Meet senior science communicators from all parts of the industry and find out their tips for success.
Chat with experienced science communicators from ABC, Fairfax and Nature, large organisations like Questacon and Universities, successful freelancers, senior ASC figures and more.
In small groups of similar interests you’ll spend ten minutes with a few mentors, getting their thoughts and asking some questions.
Could be the inspiration for your future career!
What will audience gain from attending this session?
Contacts, tips and tricks, career insights, new approaches.
Ten minute slots with each mentor – 8 or 9 different mentors.
When: Tuesday 18th February, 5:00pm-6:30pm
Where: Monash MPavilion, 26 Ancora Imparo Way, Clayton VIC 3800 Google link
A few words from our sponsor
Merryn McKinnon, Senior Lecturer, Centre for the Public Awareness of Science, ANU
Dr Merryn McKinnon has slimed presidents, made children laugh and created programs and events to change ideas and inspire interest in science and its communication. She is now a science communication academic who still practices what she teaches and actively works to contribute tangible mechanisms to enable a truly diverse and inclusive STEM workforce.
Dr Graham Phillips was the host and a producer/reporter with ABC television’s science programme Catalyst for many years, and is currently teaching science communication at the University of Melbourne. He’s also reported science on TV Networks Nine, Ten and Seven, done countless hours of science on radio, written about science for most newspapers in Australia, and had four popular science books published. He started his career as a scientist, with a PhD in astrophysics.
Stephen Oliver is Manager, Documentaries at ABC TV . He’s an award-winning filmmaker turned ABC Commissioning Editor who is passionate about telling meaningful stories with big social impact. His commissioning credits include LOGIE and AACTA-winning War on Waste, series 1 and 2, AACTA, Venice TV and Japan Prize-winning Employable Me and Eureka prize-winning Can We Save the Reef?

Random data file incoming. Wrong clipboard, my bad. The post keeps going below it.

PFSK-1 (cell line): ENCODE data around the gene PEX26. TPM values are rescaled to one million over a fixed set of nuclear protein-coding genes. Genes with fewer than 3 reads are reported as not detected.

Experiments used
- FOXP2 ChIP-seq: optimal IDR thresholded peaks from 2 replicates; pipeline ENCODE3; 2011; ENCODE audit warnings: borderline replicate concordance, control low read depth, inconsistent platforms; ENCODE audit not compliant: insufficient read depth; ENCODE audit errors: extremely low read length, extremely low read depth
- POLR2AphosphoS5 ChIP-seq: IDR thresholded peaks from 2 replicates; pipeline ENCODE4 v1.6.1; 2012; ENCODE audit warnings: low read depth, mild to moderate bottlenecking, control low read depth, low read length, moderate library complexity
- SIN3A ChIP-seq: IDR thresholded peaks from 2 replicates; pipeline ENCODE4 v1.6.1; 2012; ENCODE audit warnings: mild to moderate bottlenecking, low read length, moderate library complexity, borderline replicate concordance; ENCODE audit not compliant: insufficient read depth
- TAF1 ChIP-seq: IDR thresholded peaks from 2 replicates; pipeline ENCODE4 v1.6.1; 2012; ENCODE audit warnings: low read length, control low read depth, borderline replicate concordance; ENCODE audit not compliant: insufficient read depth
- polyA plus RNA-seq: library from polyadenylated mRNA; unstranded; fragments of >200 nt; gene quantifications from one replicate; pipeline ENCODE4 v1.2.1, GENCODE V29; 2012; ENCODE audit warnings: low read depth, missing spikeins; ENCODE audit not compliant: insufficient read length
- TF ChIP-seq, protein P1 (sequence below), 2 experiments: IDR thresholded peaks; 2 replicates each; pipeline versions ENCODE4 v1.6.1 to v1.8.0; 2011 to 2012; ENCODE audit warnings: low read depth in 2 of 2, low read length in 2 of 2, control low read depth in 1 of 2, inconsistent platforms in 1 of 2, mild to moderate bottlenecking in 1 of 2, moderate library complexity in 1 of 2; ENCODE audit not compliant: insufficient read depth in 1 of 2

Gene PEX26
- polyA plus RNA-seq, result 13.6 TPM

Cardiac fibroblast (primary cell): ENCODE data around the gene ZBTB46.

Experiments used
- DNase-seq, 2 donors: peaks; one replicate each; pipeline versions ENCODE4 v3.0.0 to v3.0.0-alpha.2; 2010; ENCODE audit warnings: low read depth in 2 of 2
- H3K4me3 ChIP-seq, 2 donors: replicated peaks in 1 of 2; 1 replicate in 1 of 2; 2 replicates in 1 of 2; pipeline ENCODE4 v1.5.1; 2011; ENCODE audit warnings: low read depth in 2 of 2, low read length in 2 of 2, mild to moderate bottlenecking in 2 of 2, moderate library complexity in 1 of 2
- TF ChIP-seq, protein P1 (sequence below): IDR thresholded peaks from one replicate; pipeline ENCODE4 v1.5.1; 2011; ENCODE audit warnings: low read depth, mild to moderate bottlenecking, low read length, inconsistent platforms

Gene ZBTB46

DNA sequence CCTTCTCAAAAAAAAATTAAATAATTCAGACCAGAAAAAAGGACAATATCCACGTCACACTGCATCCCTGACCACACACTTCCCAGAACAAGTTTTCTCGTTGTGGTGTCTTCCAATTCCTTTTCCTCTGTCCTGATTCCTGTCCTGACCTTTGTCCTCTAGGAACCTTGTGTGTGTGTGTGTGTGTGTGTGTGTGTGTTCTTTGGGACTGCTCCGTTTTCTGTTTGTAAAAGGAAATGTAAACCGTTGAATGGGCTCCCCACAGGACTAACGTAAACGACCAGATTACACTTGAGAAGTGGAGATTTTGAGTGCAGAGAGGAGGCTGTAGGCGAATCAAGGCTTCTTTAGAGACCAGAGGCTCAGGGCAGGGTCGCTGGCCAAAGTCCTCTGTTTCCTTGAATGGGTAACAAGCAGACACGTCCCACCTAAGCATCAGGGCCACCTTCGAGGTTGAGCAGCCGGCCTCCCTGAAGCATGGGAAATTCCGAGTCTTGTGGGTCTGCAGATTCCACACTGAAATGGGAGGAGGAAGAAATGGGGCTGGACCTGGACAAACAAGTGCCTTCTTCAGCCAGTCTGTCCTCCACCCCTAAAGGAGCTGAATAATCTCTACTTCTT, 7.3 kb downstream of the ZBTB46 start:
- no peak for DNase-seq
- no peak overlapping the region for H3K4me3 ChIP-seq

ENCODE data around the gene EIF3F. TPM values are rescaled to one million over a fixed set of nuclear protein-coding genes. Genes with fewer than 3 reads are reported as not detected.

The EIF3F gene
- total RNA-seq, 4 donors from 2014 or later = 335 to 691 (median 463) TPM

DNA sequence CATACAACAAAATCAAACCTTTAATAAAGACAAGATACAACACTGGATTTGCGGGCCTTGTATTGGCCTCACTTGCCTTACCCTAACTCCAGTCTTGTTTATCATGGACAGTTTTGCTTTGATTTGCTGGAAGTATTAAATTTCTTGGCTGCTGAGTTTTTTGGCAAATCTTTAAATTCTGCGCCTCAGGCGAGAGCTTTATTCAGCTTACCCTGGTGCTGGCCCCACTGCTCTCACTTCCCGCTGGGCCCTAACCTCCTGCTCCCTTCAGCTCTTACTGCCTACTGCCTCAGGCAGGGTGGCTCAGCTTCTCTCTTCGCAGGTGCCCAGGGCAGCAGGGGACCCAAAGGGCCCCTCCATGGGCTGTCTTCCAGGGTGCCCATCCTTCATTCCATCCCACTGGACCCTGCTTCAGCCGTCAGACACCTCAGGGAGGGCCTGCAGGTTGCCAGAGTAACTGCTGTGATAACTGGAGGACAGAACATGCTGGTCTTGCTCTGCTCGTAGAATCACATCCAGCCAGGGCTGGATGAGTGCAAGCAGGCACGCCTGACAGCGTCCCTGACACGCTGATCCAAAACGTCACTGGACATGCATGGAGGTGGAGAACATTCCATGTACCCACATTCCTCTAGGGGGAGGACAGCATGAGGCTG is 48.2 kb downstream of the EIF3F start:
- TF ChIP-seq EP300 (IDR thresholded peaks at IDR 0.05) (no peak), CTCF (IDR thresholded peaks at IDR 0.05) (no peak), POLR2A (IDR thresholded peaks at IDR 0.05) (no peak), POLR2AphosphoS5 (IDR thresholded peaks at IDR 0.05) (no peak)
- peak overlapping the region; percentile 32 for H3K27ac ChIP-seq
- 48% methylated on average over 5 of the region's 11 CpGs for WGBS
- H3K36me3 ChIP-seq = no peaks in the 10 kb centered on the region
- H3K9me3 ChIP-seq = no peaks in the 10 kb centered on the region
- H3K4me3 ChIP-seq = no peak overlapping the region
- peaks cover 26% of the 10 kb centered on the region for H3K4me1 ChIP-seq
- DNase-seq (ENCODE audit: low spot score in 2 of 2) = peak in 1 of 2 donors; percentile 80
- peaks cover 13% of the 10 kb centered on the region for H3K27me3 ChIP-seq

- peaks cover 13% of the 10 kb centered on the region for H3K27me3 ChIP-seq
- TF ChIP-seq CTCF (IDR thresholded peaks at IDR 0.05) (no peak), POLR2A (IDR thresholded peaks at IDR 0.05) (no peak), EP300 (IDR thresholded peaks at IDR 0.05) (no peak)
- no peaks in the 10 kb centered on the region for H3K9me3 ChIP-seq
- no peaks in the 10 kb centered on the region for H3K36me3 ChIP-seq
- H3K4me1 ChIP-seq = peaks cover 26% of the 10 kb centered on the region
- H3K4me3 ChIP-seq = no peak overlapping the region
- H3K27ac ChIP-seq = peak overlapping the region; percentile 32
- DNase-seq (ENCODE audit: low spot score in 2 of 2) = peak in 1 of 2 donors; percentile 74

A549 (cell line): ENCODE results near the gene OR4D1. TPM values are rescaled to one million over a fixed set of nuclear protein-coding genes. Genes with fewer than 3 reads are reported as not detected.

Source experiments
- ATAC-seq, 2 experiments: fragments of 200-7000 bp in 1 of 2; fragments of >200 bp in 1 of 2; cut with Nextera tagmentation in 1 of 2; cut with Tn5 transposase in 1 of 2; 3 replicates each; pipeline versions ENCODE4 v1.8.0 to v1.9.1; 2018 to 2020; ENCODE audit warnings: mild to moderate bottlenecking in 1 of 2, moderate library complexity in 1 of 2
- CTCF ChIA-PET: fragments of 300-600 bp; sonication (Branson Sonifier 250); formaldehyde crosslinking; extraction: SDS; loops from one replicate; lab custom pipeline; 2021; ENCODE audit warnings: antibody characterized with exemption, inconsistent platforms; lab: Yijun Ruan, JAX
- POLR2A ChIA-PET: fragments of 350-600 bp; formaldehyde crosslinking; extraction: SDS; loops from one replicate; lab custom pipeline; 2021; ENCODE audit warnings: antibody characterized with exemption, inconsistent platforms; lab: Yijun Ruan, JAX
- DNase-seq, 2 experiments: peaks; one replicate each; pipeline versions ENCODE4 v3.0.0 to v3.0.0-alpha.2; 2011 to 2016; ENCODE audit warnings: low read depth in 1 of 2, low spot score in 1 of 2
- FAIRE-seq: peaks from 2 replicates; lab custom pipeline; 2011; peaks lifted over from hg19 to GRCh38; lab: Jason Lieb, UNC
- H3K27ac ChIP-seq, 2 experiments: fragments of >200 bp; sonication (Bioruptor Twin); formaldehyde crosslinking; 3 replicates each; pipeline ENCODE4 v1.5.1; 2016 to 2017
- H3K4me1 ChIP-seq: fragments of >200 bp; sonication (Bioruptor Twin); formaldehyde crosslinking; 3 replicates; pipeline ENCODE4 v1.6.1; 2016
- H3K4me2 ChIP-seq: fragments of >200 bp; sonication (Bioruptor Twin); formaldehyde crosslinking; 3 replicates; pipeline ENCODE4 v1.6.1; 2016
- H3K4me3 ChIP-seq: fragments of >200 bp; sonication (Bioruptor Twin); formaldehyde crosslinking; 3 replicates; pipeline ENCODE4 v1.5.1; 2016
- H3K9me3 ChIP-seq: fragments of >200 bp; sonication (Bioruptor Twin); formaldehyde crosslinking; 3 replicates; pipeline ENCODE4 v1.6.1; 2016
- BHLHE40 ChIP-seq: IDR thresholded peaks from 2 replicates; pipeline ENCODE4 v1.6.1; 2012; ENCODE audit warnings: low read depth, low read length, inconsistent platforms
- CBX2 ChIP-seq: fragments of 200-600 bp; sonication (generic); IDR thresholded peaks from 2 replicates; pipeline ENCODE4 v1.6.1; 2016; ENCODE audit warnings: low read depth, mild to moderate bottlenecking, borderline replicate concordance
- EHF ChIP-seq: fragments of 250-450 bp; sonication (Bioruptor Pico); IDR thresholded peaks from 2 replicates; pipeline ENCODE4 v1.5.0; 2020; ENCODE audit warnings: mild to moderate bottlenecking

Lee Constable is a science broadcaster and host of Network 10’s kids science TV show, Scope. She is also the founder of Co-Lab: Science Meets Street Art where she pairs early-career researchers and PhD students with street artists who create live murals inspired by their work for the public.
Suzannah Lyons is the online science reporter for ABC Science. She has previously worked for ABC Open, ABC Emergency, ABC Health & Wellbeing, Catalyst, and as a science communicator. Suzannah trained as both a chemist and a journalist but found she was better at telling stories than hanging out in the lab. She can still make a mean batch of cornflour slime.
Liam Mannix, is the national science reporter for The Age and Sydney Morning Herald. He loves science!
Tilly Boleyn is the Curator of Science Gallery Melbourne. Her interests focus mainly on blurring the boundaries between science, art, design, technology, maths, engineering, large-scale-batteries-powered-by-human-urine and doing things she’s told aren’t allowed. She is a massive nerd who is curious about the world and everything in it.